Tuesday, 17 October 2017 19:49

XVIII. The two stories of the Flood

Written by Gabriel Baicu
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 There are strong arguments which show that in the book of Genesis there are two stories of the Flood and not just one and this observation has important implications for the credibility of these stories. I will approach the two stories of the Flood from two perspectives. The first one will be the examination of the internal contradictions of each story of the Flood. The second one is the relation between the facts described by the Bible and real life.

 

The stories of the Flood are two different stories from two different sources, stitched together by a redactor who wanted to transform them into one fluent story but without success. The following quotation summarises well the cause of so many contradictions about the description of the Flood in the book of Genesis:   

 

“…Genesis’ supposed flood narrative is in fact a composite of two different textual traditions, each expressing the story in its own terms, language, and emphasis. Contradictions #14-18 are therefore a by-product of having stitched these two separate flood stories together.”187   

 

One can read the biblical texts and see for oneself obvious differences in the description of the alleged event of the Flood. What was the motivation for the destruction brought by the Flood? There are two different motives for waters covering the entire earth. The first biblical text states:   

 

“5 The LORD saw that the wickedness of humankind was great in the earth, and that every inclination of the thoughts of their hearts was only evil continually.” (Genesis 6; 5 NRSV)  

 

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The second text extends the motivation to animals also. This text contradicts fully the statement found in the book of Genesis according to which all animals on Earth would have eaten only plants before the Flood, because animals, in order to be considered violent, would have needed to be aggressive towards other animals. 

 

“11 Now the earth was corrupt in God’s sight, and the earth was filled with violence. 12 And God saw that the earth was corrupt; for all flesh had corrupted its ways upon the earth. 13 And God said to Noah, ‘I have determined to make an end of all flesh, for the earth is filled with violence because of them; now I am going to destroy them along with the earth.” (Genesis 6; 11-13 NRSV)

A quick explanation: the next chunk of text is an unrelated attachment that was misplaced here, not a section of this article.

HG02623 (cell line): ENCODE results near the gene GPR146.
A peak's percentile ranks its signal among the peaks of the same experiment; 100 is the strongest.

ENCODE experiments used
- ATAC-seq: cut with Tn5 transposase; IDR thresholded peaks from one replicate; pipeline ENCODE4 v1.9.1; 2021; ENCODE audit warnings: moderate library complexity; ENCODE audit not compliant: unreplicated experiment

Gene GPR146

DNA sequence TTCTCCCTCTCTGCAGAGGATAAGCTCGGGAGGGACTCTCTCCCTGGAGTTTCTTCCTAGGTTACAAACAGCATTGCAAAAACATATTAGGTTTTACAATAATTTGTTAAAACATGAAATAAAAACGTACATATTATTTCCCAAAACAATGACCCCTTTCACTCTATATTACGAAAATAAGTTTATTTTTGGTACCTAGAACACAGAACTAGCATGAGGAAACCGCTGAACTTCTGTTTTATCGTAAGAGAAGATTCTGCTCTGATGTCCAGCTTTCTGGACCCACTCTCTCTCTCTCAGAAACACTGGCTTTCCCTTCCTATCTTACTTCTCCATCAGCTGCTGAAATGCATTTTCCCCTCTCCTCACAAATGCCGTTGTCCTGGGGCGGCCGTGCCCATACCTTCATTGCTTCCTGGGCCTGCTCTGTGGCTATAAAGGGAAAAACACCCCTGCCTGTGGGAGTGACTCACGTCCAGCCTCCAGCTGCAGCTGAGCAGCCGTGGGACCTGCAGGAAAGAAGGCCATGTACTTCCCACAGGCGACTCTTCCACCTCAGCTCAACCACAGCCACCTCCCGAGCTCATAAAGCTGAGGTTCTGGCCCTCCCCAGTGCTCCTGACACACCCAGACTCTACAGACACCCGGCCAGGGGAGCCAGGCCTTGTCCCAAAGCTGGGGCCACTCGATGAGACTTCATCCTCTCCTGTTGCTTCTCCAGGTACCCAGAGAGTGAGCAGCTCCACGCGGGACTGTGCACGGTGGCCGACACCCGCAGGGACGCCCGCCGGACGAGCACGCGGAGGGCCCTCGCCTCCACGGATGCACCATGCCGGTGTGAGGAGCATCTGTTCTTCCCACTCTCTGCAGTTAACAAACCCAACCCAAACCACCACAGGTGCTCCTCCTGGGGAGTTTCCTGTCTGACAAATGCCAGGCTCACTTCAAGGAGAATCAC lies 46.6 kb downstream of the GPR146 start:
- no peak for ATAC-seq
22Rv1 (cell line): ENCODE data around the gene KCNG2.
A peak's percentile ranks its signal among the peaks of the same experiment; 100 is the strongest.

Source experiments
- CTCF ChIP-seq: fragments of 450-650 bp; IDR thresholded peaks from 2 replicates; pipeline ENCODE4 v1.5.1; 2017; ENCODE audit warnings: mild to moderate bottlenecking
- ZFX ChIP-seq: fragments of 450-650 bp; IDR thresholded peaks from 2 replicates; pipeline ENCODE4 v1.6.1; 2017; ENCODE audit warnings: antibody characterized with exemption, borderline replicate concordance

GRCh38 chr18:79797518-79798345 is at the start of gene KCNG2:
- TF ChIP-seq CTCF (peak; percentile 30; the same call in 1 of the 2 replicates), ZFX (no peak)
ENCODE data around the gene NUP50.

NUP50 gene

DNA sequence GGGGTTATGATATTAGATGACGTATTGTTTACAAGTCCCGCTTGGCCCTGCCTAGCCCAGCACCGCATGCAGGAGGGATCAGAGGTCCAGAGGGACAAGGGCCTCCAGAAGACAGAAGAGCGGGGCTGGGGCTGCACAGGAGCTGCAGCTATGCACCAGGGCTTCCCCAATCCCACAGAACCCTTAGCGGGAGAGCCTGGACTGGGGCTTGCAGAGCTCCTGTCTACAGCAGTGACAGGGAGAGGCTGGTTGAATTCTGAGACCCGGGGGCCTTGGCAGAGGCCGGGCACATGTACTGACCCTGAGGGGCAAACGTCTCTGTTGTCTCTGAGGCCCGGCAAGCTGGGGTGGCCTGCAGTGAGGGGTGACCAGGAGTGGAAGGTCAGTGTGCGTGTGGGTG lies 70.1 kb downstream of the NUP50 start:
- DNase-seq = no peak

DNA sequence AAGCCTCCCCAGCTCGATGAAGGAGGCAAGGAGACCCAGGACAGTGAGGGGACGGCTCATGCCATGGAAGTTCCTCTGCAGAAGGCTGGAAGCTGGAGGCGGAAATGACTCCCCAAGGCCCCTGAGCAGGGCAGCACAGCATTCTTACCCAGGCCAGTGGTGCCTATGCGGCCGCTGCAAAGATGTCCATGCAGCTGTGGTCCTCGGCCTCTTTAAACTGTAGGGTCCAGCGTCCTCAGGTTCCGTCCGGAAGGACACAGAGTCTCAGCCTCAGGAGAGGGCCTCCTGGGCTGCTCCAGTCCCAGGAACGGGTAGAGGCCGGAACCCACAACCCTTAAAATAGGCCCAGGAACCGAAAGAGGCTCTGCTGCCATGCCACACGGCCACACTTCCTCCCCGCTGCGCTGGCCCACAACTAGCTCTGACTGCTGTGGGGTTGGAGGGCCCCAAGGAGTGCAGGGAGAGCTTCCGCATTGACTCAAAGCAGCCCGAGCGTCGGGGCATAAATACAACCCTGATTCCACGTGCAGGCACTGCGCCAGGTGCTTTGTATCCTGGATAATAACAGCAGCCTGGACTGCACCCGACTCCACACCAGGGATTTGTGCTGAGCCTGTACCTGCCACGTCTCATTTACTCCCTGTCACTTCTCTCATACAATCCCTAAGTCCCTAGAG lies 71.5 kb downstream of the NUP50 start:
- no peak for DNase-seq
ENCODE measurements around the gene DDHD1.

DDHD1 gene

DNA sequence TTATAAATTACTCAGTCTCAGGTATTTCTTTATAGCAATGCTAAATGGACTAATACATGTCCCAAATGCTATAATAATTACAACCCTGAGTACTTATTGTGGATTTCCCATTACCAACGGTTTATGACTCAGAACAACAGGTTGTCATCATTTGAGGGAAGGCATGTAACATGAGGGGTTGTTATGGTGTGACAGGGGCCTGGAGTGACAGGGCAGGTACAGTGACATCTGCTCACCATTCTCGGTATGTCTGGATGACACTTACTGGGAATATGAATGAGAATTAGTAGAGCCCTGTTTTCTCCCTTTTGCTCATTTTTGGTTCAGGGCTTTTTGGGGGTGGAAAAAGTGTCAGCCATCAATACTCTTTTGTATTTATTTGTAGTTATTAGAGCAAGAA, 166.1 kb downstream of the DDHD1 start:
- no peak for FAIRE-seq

At the first reading, seemingly the two commentaries complete each other and there is nothing wrong with that. As a matter of fact, it is a repetition of the story but it is also a different approach to the same theme. In verse 5, humankind was the problem, but in verses 11 to 13 all flesh is corrupted, not only humankind but animals too. There are two different motivations. The wickedness of humankind is not the same as the existence of violence generated by human and by animals.  

 

In the second version, the author tried to explain why animals would have been wiped out from the face of the world but doesn’t explain what corruption means in the case of animals. It is a different way of thinking because humankind having consciousness could have been responsible for their behaviour but animals couldn’t.  

 

In Genesis chapter 2, Adam and animals were created both in the same way, from the dust of the earth. One story of creation and one story of the Flood have in common a different view about the relationship between humankind and animals in which animals are seen as more related to humankind.  

 

In point of fact, it is absurd to blame animals for their violent behaviour as far as they were created by God with a particular nature according to their kinds. God would have created the wild animals together with all other animals on the sixth day of creation, according to the book of Genesis chapter 1. He had created predator animals which eat other animals and He refused Cain’s offering which was bloodless, but He accepted Abel’s offering which implied killing of an animal therefore violence.  

 

The motivation of the book of Genesis for the destruction of the animals through the Flood is absurd as far as many animals were predators and violence was their way of life.  Noah had to take animals with him to preserve their kinds. The number of the animals taken with Noah is different from one record to the other:

 

“2 Take with you seven pairs of all clean animals, the male and its mate; and a pair of the animals that are not clean, the male and its mate; 3 and seven pairs of the birds of the air also, male and female, to keep their kind alive on the face of all the earth.” (Genesis 7; 2-3 NRSV)

 

 

 

 

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